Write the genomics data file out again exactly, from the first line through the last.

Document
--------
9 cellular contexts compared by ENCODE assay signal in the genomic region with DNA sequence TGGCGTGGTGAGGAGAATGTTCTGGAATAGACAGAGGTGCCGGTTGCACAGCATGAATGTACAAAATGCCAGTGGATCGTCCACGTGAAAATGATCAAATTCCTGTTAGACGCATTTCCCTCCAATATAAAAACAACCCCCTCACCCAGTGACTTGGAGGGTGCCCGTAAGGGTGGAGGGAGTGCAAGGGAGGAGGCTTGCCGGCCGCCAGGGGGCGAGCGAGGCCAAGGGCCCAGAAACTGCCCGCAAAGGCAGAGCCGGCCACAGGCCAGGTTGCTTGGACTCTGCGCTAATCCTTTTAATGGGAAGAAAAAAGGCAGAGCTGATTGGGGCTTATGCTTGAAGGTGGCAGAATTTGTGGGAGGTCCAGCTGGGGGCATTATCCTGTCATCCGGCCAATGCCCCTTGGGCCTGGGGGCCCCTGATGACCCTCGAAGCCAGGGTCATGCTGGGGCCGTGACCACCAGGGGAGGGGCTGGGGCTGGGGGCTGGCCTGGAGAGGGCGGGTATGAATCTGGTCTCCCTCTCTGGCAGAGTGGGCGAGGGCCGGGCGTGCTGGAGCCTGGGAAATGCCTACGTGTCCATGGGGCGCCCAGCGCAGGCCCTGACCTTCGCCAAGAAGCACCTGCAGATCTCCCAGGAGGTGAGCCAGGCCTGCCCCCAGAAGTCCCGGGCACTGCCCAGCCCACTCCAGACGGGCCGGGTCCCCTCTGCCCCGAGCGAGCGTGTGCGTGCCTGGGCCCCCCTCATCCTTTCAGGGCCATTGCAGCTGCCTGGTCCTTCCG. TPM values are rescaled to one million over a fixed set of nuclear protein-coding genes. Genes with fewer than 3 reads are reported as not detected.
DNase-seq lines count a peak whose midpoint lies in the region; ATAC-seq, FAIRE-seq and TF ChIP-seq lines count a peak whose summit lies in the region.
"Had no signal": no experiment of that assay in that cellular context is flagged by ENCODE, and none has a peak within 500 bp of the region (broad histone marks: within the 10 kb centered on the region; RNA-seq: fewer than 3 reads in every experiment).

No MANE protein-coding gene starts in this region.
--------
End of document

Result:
9 cellular contexts compared by ENCODE assay signal in the genomic region with DNA sequence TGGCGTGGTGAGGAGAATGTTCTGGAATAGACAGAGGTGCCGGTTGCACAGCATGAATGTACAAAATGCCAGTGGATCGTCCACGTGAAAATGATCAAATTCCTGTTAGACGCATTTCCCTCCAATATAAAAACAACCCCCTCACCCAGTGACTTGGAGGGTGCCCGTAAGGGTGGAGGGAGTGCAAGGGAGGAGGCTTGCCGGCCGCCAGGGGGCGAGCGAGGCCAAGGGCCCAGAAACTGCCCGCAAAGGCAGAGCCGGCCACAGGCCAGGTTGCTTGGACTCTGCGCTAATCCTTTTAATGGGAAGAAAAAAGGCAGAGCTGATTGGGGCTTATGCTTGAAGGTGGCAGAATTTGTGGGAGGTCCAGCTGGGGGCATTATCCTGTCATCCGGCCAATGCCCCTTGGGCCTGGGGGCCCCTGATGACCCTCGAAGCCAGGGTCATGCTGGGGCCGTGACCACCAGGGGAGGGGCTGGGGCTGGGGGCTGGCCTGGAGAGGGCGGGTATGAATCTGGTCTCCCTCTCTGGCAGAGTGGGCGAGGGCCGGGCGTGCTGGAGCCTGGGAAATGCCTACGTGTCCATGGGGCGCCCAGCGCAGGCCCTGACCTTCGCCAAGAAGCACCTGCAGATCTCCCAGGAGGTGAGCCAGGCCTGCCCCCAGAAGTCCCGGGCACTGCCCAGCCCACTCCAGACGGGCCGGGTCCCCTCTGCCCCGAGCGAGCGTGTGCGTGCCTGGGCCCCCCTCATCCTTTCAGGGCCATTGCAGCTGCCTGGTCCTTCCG. TPM values are rescaled to one million over a fixed set of nuclear protein-coding genes. Genes with fewer than 3 reads are reported as not detected.
DNase-seq lines count a peak whose midpoint lies in the region; ATAC-seq, FAIRE-seq and TF ChIP-seq lines count a peak whose summit lies in the region.
"Had no signal": no experiment of that assay in that cellular context is flagged by ENCODE, and none has a peak within 500 bp of the region (broad histone marks: within the 10 kb centered on the region; RNA-seq: fewer than 3 reads in every experiment).

No MANE protein-coding gene starts in this region.